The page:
Cyber criminals using corona to attack home workers

Cyber criminals using corona to attack home workers

Various cybersecurity organisations recently reported that hackers are using the outbreak of the corona virus to increase the success rate of their attacks. To illustrate, in a 6-week time span, the UK National Fraud & Cyber Crime Reporting Centre received over 200 reports of coronavirus-themed phishing emails. In the same time span, they also received 105 reports from victims of coronavirus related fraud. With social distancing measures forcing an increasing amount of people to stay home, cyber criminals will use corona to attack home workers.

 

Information security professionals are very aware of the risk that remote access introduces. Home workers are outside of the protective controls of the corporate network and there is no social control or direct support. In addition, remote access technology is not perfect either. In the last year alone, there were multiple critical and large-scale vulnerabilities from remote access vendors (e.g. Palo Alto Networks, Pulse Secure, Fortinet) that caused security breaches with companies around the world.

 

How corona increases the risk of cyber criminals attacking home workers

 

The outbreak of the coronavirus, however, changes the dynamics of remote access in a way that increases the risk of home workers being attacked by cyber criminals even more.

 

Statistics show that 90% of cyber-attacks rely on human error to be successful. Forcing people to work from home therefore increases the attack surface of organisations significantly. Each remote worker provides a potential entry point into the corporate network and each one can be tricked into making errors. Hence the many different corona ‘themed’ phishing attacks.

 

In addition to this, many of the ‘new’ home workers are unaware of the common pitfalls that can cause data or security breaches. This is not due to a lack of intelligence or disinterest: they’ve simply never been trained to recognise indicators of compromise or the right course of action to take when malicious activity is suspected.

 

To add to this, most employees are currently distracted with the changes going on in their personal lives. If schools are closed, parents are suddenly teachers. People worry about the health of their loved ones or potentially losing their livelihood. And they are likely adapting to a completely new work situation.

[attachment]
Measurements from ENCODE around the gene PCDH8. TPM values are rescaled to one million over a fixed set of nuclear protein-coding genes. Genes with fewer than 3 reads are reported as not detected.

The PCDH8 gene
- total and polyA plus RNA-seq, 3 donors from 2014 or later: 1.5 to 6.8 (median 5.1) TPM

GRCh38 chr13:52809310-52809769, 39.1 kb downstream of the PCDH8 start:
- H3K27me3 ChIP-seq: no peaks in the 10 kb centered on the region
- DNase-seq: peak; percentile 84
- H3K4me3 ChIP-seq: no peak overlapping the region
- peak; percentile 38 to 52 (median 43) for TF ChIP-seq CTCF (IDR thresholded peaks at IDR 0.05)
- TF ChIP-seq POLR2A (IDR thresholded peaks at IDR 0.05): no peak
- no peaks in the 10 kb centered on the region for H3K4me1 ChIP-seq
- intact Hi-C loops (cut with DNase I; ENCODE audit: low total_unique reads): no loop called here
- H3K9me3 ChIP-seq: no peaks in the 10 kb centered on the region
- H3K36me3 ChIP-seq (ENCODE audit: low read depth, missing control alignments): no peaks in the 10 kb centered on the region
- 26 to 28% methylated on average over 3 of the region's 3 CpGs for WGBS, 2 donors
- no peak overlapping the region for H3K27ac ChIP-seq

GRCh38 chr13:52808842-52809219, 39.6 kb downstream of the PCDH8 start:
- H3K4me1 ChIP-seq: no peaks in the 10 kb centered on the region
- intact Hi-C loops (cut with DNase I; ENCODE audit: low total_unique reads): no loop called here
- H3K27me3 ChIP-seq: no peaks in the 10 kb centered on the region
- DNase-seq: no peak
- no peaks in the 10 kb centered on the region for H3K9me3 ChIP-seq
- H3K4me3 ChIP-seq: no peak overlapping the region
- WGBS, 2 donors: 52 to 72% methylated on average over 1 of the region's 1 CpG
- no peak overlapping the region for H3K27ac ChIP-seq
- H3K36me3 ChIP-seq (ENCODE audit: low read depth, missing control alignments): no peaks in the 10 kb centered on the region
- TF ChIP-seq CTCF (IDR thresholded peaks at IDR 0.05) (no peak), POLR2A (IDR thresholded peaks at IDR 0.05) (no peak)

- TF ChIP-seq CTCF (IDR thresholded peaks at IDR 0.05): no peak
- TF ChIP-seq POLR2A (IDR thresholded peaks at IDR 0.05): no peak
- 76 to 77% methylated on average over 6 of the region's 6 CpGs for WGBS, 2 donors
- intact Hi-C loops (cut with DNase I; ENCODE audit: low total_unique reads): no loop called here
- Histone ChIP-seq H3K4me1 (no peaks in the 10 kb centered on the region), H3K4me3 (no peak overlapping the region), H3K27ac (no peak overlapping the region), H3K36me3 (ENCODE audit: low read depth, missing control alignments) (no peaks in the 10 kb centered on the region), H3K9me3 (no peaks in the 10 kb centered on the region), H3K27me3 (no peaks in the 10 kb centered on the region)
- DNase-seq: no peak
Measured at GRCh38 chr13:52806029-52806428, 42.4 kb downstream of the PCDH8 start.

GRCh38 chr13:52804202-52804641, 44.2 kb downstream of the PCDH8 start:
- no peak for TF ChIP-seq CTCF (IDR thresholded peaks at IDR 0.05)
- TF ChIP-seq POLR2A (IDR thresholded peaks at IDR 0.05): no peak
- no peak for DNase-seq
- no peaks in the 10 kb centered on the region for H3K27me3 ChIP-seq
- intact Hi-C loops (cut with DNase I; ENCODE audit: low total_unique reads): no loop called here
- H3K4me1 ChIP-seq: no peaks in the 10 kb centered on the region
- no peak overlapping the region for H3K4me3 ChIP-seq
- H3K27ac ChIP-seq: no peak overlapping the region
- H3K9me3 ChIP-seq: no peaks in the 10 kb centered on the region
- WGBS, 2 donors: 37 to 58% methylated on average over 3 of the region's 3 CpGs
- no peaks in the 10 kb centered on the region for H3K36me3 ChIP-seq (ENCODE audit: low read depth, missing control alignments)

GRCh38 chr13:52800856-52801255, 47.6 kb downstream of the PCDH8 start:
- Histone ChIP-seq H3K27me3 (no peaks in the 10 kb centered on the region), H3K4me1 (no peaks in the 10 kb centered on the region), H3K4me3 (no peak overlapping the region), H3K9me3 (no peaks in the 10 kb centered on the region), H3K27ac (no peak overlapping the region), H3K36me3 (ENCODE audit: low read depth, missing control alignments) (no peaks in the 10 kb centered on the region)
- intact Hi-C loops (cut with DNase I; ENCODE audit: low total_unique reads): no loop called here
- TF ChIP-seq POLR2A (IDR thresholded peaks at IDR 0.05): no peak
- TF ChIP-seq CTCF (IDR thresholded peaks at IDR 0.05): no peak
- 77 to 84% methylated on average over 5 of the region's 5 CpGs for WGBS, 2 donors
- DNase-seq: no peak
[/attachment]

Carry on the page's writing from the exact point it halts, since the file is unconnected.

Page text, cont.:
At the same time, we are all eager to learn about the spread, prevention and impact of the virus, and are therefore more likely to open malicious emails and click on links.

 

So, while people are distracted, it becomes more important than ever to be able to fall back on technology to protect us. But most companies are fully focused on rapidly scaling up remote access capacity and adapting their processes to maintain business as usual as much as possible. Therefore, we can safely assume that the security of their remote access environment will not be a priority, leaving many remote access infrastructures vulnerable and exposed.

 

What you can do (now) to protect home workers from attacks by cyber criminals

 

To prevent cyber criminals from using corona to attack your home workers, our recommendation is to prioritise two things: First, increase your remote workers’ awareness of secure home working practices. Second, to identify areas of weakness and prioritise mitigative activities, perform an assessment of your remote access solution to identify critical vulnerabilities. Then, act accordingly!

 

We understand that, especially now, time is scarce. IT and Security departments have to prioritize those tasks that have high impact and cost the least amount of time. Just leverage our expertise, we’re there to help.

Reach out, we’re more than happy to help!